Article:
It reminds me of some of the mixed-bag innovations from the Progressive era which, contrary to popular imagination, was not all trust busting, union victories, and establishment of national parks.  Consider “scientific management” that arose from the work of Frederick Taylor and which greatly influenced how factory work was conceived.  Taylor studied work flow to determine the “best” ways for laborers to perform their tasks, and much of what he determined was useful for productivity and workers themselves.  For example, he concluded that workers needed rest periods which was not an accepted practice at the time.  However, faith in “Taylorism” rapidly overstated its ability to scale up the “best” way to do certain tasks, leading to conflicts with workers themselves, such as the famous incident at the Watertown Arsenal when one molder sparked a mass walk out in response to being timed by a stop watch.  While scientific management survives in different incarnations today, Taylorism itself was more geared towards the automation of tasks since workers were not allowed to vary how they did their work once “innovations” were put into place.

I’ve come to think that the Gates Foundation suffers from a similar problem: armed with an interesting and worthwhile question – “How can we identify and support great teaching?” – they have approached it as a technocratic matter instead of as a sociological one.  In doing so, they have vastly overestimated the strength of their tools and vastly underestimated the knowledge and the agency of what they hoped to reform.  The result is rapidly devolving into a discordant mess of overlapping perverse incentives that mistake common standards with a platform for effective teaching, treat standardized test scores as strongly indicative of teacher impact, and encourage teaching narrowly to the tested curriculum. Teachers and parents are increasingly reacting much the same way that the early 20th century workers did when told their ideas mattered less than a supervisor with a stop watch.

We’ve paved roads like this before, and the destinations were not exactly what was hoped for.

3 Comments

Filed under Common Core, Gates Foundation, Stories, Testing

A New Year’s Resolution for Ed “Reformers” — Remember Our Future Teachers Are In The Schools You Are “Reforming”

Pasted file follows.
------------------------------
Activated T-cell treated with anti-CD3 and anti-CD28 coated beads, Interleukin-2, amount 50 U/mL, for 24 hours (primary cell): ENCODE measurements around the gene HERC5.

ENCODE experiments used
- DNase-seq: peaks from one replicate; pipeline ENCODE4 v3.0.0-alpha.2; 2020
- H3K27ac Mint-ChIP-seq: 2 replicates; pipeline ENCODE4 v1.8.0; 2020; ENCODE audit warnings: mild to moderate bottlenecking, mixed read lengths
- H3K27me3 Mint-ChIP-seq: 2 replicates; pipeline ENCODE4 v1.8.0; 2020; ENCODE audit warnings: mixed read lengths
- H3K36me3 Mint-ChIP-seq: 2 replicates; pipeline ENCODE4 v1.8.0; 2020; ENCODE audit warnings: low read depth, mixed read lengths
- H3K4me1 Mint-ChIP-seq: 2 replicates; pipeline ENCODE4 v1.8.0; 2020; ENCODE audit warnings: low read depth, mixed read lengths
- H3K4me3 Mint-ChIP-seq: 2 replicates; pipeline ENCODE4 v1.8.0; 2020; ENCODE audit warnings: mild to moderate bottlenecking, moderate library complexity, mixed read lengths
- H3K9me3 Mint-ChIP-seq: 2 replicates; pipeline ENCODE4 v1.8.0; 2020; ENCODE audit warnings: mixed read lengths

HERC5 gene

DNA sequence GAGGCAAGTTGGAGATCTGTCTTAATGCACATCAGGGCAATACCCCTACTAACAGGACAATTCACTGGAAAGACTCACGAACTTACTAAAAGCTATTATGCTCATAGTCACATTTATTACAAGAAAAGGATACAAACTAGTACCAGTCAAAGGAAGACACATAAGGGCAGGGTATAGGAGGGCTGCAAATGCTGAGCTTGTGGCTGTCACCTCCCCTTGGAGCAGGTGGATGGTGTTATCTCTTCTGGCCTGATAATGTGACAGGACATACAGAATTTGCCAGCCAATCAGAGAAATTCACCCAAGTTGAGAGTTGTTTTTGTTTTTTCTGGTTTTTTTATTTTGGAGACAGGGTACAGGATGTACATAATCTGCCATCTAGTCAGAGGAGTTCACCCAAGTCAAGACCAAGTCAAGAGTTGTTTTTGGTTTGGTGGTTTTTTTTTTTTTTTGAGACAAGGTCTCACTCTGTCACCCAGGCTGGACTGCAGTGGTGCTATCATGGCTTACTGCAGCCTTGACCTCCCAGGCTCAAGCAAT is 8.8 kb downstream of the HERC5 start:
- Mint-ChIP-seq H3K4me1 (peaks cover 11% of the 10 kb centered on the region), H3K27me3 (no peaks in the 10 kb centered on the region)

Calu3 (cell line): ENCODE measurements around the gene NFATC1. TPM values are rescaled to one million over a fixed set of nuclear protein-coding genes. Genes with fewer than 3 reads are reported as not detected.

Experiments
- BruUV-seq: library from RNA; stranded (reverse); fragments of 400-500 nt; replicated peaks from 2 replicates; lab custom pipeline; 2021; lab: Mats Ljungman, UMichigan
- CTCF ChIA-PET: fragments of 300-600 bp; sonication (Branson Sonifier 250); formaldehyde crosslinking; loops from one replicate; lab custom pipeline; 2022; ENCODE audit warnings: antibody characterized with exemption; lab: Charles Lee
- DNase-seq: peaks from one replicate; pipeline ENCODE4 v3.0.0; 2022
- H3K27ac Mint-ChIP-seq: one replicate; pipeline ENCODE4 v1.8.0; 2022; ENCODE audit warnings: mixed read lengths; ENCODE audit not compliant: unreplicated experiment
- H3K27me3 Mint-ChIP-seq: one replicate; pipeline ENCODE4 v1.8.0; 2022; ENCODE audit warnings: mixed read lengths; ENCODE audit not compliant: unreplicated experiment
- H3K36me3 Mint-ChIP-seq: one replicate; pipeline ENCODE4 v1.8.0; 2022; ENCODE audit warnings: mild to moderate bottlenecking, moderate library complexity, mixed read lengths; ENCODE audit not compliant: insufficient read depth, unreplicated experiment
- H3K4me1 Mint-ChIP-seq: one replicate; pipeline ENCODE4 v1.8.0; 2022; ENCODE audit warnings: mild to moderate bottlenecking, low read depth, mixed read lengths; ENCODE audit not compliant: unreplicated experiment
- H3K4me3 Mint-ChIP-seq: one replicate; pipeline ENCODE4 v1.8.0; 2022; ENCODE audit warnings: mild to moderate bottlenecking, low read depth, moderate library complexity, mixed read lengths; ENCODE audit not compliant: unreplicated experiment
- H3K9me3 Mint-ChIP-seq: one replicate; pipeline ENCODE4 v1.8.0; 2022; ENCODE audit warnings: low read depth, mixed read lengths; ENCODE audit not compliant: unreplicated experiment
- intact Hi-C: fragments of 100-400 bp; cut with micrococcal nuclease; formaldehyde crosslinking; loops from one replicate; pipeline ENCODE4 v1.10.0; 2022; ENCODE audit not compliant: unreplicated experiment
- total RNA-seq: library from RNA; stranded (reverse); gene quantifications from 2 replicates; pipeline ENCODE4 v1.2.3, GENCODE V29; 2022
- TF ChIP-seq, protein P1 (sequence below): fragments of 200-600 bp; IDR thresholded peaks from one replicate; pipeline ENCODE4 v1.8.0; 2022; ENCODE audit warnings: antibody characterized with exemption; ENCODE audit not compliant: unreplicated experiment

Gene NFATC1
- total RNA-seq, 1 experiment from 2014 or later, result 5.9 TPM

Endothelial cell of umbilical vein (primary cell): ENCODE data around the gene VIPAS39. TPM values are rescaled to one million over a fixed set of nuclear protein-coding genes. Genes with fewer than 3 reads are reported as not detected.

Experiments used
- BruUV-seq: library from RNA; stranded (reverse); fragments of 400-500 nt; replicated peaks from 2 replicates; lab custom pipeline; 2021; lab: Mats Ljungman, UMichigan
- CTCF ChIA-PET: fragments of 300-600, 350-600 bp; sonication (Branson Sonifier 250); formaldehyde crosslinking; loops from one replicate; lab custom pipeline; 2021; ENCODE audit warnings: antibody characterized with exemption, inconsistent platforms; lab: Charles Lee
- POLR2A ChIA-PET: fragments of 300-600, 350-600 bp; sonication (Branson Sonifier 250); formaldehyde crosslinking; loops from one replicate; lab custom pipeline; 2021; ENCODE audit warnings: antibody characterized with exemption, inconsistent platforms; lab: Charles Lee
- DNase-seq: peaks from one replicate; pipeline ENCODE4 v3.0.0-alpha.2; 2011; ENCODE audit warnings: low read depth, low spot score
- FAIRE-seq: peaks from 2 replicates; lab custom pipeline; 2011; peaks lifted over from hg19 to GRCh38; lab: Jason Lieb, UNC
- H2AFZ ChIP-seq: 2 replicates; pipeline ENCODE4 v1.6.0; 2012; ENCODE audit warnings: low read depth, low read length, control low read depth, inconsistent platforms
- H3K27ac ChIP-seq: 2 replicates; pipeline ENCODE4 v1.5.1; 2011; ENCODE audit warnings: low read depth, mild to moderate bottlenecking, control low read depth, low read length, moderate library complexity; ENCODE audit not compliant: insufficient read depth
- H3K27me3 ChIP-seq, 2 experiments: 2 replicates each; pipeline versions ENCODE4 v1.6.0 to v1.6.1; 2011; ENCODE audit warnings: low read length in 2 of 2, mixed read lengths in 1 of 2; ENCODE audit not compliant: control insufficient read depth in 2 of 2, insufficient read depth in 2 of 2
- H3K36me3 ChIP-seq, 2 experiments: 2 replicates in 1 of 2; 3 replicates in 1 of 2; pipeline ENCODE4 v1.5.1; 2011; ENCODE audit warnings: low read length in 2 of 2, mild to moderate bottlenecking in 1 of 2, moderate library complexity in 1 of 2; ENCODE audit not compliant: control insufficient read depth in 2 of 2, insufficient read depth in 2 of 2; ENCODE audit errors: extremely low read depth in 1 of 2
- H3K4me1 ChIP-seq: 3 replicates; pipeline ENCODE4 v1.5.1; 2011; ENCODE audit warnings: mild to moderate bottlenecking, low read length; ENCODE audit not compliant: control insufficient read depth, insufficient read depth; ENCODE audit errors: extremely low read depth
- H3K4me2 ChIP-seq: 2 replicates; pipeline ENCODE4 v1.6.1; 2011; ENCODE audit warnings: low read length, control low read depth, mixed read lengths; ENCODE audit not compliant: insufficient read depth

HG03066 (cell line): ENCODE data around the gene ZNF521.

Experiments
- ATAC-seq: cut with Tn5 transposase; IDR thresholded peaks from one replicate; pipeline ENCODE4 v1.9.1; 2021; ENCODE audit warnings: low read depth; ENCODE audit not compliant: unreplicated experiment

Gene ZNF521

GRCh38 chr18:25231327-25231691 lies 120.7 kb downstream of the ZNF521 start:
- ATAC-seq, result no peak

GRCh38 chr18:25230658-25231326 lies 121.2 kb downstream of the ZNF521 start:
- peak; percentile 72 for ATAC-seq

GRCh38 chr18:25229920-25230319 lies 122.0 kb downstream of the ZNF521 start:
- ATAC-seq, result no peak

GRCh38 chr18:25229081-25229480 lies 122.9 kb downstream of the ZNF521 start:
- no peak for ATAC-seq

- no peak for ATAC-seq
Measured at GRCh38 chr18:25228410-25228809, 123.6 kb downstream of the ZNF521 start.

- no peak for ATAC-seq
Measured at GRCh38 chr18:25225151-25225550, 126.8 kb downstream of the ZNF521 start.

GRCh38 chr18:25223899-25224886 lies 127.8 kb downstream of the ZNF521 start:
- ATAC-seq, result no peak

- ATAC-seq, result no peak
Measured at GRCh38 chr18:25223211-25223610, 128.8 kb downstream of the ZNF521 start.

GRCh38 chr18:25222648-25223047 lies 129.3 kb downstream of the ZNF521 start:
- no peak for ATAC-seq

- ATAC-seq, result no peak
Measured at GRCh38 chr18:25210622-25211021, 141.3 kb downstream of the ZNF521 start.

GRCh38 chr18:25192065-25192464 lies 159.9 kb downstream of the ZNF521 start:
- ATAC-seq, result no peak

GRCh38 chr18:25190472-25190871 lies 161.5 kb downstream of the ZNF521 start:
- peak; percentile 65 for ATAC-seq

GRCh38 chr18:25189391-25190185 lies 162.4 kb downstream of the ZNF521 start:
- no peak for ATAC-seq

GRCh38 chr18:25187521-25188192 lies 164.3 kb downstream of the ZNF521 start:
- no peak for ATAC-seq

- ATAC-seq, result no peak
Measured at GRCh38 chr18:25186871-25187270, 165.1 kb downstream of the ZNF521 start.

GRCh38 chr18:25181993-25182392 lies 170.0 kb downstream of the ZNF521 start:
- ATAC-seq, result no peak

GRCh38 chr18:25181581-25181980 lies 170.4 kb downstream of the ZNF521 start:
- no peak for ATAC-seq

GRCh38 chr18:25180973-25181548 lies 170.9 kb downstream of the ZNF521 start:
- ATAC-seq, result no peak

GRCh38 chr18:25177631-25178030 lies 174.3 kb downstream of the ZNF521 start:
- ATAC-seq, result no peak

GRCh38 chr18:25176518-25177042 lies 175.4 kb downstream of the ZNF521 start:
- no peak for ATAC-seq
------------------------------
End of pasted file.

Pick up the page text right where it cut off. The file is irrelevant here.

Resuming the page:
About five years back, I got my first impression that our older child might potentially decide to become a teacher.  It was during what I thought was going to be a game of “Hungry Hungry Hippos” which took quite an unexpected turn when our child took all of the marbles, placed them neatly in the center of the game, and told the hippos that they all had to “wait for snack time.”  Over time and with more time in school, other hints have cropped up such as an almost immediate affinity for any teacher at the head of the classroom, a willingness to respect norms of classroom behavior, an almost obsessive love of certain stories and storytelling, a fascination with explaining acquired knowledge to others, giddy excitement at the opportunity to do a presentation for students in a lower grade, and a certain flair for the theatrical.  While this same child is also a bit of a homework resister and not a fan of rote tasks, I can see aspects of a “born teacher” growing up (even though these same traits could apply to other fields).

This lines up well with what we know about how individual students make the decision to become teachers.  It is not a process that begins simply with a sudden decision to teach.  Rather, it unfolds over time during the some 13,000 hours that students spend in contact with classroom teachers from Kindergarten to 12th grade, a period that Dan Lortie called the “apprenticeship of observation” in his 1975 work, Schoolteacher: A Sociological Study.  Those who decide to teach have prolonged and substantial experiences with people practicing their chosen profession over the course of 13 years, and many potential teachers wish to teach because they, themselves, enjoyed being taught.  They found the study of subjects and school itself to be enjoyable.  While many of the ideas about what teaching actually is that are formed during this observational period are simplistic and need to be challenged both in teacher preparation and throughout the career, it remains true that school is the most active recruiter of future teachers.  If my older child does decide to become a teacher, like most others who choose the field, it will be out of a desire to share with future generations of students a love of learning and to make their school experiences enjoyable, joyous, and inspirational as well.

That is, if Governor Andrew Cuomo and Board of Regents Chancellor Dr. Merryl Tisch manage to not ruin New York’s schools first.